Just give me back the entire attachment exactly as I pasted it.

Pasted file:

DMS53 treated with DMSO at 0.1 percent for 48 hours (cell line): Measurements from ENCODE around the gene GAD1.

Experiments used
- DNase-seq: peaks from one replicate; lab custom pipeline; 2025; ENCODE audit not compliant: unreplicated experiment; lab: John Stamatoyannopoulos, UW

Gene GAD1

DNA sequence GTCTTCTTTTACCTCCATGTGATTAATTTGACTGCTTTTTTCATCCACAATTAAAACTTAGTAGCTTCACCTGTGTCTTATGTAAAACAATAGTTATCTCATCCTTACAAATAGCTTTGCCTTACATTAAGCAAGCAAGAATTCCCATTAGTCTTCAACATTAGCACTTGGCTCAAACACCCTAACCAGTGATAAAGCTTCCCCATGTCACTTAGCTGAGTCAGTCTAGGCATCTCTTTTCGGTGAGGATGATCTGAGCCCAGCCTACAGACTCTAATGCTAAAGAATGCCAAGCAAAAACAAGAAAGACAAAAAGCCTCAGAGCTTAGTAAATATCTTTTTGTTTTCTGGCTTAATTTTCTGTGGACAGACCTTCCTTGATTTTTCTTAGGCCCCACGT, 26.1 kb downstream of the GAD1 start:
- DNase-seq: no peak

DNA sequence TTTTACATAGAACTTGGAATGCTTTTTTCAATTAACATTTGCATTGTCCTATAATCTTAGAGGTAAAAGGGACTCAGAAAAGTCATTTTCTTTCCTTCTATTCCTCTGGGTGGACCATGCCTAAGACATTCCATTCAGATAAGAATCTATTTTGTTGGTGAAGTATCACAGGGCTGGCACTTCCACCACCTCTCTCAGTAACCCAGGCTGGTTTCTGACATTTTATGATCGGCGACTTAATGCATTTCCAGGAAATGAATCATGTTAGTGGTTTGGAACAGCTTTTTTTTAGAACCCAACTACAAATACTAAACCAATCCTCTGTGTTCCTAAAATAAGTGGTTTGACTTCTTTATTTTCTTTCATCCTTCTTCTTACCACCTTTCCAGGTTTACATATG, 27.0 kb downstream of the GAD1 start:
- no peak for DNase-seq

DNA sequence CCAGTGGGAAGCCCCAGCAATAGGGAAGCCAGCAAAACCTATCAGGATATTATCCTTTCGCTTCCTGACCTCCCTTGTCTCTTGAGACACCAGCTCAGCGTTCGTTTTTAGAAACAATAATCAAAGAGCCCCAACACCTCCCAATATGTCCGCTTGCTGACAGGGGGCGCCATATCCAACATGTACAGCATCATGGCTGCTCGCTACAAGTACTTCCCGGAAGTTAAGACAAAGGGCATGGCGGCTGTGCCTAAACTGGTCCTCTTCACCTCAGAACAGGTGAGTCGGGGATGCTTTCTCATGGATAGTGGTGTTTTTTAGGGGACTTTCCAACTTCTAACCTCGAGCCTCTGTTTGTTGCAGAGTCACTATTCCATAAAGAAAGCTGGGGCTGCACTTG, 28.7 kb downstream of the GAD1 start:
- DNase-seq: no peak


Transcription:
DMS53 treated with DMSO at 0.1 percent for 48 hours (cell line): Measurements from ENCODE around the gene GAD1.

Experiments used
- DNase-seq: peaks from one replicate; lab custom pipeline; 2025; ENCODE audit not compliant: unreplicated experiment; lab: John Stamatoyannopoulos, UW

Gene GAD1

DNA sequence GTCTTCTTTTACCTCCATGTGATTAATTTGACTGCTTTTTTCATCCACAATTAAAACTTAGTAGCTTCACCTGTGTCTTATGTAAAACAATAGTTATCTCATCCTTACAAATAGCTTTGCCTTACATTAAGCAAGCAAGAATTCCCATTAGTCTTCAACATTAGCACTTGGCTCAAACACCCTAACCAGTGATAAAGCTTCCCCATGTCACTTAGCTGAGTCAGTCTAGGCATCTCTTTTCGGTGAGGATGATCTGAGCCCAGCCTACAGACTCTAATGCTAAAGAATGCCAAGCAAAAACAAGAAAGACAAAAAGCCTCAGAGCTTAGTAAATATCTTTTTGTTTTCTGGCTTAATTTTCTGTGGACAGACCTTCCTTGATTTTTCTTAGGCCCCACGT, 26.1 kb downstream of the GAD1 start:
- DNase-seq: no peak

DNA sequence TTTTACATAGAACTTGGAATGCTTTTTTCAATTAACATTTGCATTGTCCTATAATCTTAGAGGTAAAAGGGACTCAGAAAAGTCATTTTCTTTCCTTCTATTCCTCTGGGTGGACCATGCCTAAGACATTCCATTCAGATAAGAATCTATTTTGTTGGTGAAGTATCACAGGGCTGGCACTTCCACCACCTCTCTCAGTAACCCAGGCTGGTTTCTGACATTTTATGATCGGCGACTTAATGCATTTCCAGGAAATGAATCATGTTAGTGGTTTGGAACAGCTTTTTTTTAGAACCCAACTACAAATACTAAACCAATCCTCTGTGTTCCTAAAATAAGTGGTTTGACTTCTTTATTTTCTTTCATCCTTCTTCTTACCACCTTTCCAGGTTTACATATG, 27.0 kb downstream of the GAD1 start:
- no peak for DNase-seq

DNA sequence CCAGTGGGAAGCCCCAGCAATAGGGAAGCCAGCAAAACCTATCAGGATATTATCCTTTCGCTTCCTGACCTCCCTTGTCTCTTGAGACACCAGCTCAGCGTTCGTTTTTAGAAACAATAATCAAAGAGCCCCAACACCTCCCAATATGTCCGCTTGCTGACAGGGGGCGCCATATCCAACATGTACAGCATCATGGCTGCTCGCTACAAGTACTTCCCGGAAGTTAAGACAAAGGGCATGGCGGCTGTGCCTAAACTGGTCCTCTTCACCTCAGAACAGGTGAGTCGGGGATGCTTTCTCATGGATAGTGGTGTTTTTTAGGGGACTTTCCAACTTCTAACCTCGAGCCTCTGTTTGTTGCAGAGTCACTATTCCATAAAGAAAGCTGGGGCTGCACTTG, 28.7 kb downstream of the GAD1 start:
- DNase-seq: no peak